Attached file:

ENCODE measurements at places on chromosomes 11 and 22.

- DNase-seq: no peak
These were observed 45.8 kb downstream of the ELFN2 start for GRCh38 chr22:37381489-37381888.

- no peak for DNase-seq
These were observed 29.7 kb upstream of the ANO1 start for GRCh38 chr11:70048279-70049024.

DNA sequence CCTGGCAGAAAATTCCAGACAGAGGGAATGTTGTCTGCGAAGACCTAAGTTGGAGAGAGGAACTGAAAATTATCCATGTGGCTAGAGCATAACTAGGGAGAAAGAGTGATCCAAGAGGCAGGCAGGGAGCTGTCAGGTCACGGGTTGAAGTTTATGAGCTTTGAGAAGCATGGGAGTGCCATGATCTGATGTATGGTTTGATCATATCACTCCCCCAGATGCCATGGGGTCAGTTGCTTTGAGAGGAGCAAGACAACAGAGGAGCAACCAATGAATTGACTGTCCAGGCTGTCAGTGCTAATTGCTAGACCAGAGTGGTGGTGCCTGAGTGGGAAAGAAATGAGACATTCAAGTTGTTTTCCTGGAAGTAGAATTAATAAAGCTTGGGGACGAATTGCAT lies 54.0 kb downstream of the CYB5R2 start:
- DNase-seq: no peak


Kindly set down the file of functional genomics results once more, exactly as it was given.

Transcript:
ENCODE measurements at places on chromosomes 11 and 22.

- DNase-seq: no peak
These were observed 45.8 kb downstream of the ELFN2 start for GRCh38 chr22:37381489-37381888.

- no peak for DNase-seq
These were observed 29.7 kb upstream of the ANO1 start for GRCh38 chr11:70048279-70049024.

DNA sequence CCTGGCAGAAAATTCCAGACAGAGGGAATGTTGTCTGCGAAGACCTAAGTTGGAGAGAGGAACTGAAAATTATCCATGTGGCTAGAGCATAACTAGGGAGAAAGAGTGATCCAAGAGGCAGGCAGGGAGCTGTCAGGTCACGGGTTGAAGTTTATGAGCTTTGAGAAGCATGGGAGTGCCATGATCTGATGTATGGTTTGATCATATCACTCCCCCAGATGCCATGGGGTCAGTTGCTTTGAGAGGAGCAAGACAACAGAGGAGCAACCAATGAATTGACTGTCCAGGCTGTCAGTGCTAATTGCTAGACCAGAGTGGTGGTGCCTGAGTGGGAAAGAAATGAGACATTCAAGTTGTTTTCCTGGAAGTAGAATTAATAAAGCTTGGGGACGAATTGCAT lies 54.0 kb downstream of the CYB5R2 start:
- DNase-seq: no peak